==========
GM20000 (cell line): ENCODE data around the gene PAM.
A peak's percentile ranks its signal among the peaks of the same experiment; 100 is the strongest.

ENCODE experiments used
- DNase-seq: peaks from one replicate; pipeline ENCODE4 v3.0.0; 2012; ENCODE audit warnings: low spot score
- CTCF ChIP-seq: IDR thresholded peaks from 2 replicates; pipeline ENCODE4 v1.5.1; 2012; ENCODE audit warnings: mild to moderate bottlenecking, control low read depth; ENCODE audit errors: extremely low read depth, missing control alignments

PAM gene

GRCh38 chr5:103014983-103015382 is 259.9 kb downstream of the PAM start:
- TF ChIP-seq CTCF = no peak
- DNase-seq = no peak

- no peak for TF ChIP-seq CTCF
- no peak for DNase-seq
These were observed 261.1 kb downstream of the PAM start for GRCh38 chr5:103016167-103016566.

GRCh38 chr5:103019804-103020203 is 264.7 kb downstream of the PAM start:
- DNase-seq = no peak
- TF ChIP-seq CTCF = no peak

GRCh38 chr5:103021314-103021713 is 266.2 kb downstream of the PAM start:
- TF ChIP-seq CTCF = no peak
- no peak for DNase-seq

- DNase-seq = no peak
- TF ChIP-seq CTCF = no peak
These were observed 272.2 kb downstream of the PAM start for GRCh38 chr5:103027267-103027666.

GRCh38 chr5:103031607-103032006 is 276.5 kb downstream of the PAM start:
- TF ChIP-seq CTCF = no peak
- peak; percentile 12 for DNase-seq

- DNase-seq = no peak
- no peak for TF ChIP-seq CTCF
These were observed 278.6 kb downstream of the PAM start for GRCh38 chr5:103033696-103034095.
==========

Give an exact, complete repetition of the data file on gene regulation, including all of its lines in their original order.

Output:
GM20000 (cell line): ENCODE data around the gene PAM.
A peak's percentile ranks its signal among the peaks of the same experiment; 100 is the strongest.

ENCODE experiments used
- DNase-seq: peaks from one replicate; pipeline ENCODE4 v3.0.0; 2012; ENCODE audit warnings: low spot score
- CTCF ChIP-seq: IDR thresholded peaks from 2 replicates; pipeline ENCODE4 v1.5.1; 2012; ENCODE audit warnings: mild to moderate bottlenecking, control low read depth; ENCODE audit errors: extremely low read depth, missing control alignments

PAM gene

GRCh38 chr5:103014983-103015382 is 259.9 kb downstream of the PAM start:
- TF ChIP-seq CTCF = no peak
- DNase-seq = no peak

- no peak for TF ChIP-seq CTCF
- no peak for DNase-seq
These were observed 261.1 kb downstream of the PAM start for GRCh38 chr5:103016167-103016566.

GRCh38 chr5:103019804-103020203 is 264.7 kb downstream of the PAM start:
- DNase-seq = no peak
- TF ChIP-seq CTCF = no peak

GRCh38 chr5:103021314-103021713 is 266.2 kb downstream of the PAM start:
- TF ChIP-seq CTCF = no peak
- no peak for DNase-seq

- DNase-seq = no peak
- TF ChIP-seq CTCF = no peak
These were observed 272.2 kb downstream of the PAM start for GRCh38 chr5:103027267-103027666.

GRCh38 chr5:103031607-103032006 is 276.5 kb downstream of the PAM start:
- TF ChIP-seq CTCF = no peak
- peak; percentile 12 for DNase-seq

- DNase-seq = no peak
- no peak for TF ChIP-seq CTCF
These were observed 278.6 kb downstream of the PAM start for GRCh38 chr5:103033696-103034095.